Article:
Constructed in 1819-34 to guard Hampton Roads, the vast moated Fort Monroe is among the nation’s most ambitious works of early military architecture. It was designed by Gen. Simon Bernard, a military engineer under Napoleon before becoming head of the U.S. Board of Engineers, in charge of construction of coastal defenses. During the Civil War, the fort was a staging area for Union military and naval expeditions. The fort witnessed the epic fight between the ironclads Monitor and Virginia, and many area enslaved African Americans found refuge here. Former Confederate president Jefferson Davis was imprisoned here from 1865 to 1867. Fort Monroe remained an active military post into the early 21st century, serving as the headquarters of the Continental Army Command. The landmark designation applies not only to the fortifications but to the wide array of buildings and structures both within and outside the fort; including the individually listed Quarters #1, Quarters #17, the Chamberlin Hotel, the Chapel of the Centurions and the Old Point Comfort Lighthouse.
In 2012, the register boundary of Fort Monroe was increased. The original stone fortress of Fort Monroe enclosed approximately 63 acres, and was built using the technology and defensive theories characteristic of the Third System of American coastal fortification. Fort Monroe covers approximately 565 acres, including the original 63 acres enclosed within the stone fortification, as well as most of the Old Point Comfort peninsula. On September 15, 2011, Fort Monroe closed as a result of the 2005 Base Realignment and Closure (BRAC) Commission decision. This update to the Fort Monroe nomination introduces new themes, includes a timeline for the architectural evolution of the fort, and provides detailed descriptions of all resources, including significant historic landscapes.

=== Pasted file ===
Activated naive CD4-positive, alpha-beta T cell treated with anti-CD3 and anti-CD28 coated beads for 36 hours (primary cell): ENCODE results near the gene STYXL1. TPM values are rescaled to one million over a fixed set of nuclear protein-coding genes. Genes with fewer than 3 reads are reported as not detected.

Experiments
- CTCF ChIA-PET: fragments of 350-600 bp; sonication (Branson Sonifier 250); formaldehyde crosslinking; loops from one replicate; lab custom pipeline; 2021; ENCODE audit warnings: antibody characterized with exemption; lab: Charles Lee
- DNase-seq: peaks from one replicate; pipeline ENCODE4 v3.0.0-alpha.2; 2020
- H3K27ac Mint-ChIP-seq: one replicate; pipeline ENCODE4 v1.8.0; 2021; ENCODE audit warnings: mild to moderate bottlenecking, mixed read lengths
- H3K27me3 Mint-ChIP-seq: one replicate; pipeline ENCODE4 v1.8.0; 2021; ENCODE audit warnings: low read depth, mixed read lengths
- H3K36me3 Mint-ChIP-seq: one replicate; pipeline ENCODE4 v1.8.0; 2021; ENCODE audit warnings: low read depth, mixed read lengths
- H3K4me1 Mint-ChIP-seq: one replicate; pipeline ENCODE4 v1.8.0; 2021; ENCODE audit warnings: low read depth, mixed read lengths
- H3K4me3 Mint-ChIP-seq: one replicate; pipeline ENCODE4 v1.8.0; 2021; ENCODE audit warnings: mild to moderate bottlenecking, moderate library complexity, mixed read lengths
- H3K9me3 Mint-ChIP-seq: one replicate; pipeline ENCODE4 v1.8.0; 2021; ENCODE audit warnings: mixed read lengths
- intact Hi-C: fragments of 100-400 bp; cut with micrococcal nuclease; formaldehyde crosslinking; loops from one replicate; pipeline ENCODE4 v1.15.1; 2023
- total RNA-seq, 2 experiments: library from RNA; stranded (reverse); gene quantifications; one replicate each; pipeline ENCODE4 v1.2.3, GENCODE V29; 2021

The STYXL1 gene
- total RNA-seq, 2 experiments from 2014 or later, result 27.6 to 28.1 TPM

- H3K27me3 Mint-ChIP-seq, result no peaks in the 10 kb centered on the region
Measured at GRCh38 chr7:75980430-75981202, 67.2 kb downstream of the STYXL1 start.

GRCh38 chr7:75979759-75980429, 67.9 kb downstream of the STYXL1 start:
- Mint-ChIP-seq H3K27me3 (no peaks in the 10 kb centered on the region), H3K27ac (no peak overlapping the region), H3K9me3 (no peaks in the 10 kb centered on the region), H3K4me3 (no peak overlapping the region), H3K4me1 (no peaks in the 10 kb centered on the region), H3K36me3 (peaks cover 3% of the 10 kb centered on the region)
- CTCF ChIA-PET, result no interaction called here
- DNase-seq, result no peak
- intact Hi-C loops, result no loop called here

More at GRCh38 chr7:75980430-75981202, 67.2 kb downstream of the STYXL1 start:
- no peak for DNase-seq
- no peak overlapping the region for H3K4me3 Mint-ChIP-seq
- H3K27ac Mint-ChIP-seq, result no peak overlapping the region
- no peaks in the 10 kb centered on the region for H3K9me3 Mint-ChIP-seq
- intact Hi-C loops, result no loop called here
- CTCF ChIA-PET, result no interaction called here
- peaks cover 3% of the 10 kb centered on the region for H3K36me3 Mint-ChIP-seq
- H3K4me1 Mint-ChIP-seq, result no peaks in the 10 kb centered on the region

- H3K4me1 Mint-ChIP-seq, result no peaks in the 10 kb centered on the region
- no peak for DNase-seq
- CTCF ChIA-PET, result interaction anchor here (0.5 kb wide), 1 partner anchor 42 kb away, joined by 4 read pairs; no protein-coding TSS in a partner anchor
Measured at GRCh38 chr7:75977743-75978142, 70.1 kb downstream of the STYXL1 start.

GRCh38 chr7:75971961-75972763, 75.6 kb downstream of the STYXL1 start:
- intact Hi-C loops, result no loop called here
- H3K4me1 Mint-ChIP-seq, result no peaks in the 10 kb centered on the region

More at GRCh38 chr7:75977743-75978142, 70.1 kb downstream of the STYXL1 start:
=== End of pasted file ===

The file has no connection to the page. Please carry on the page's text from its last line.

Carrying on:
[VLR Listed 6/21/2012; NRHP Listed: 3/9/2015]
Many properties listed in the registers are private dwellings and are not open to the public, however many are visible from the public right-of-way. Please be respectful of owner privacy.
VLR: Virginia Landmarks Register
NPS: National Park Service
NRHP: National Register of Historic Places
NHL: National Historic Landmark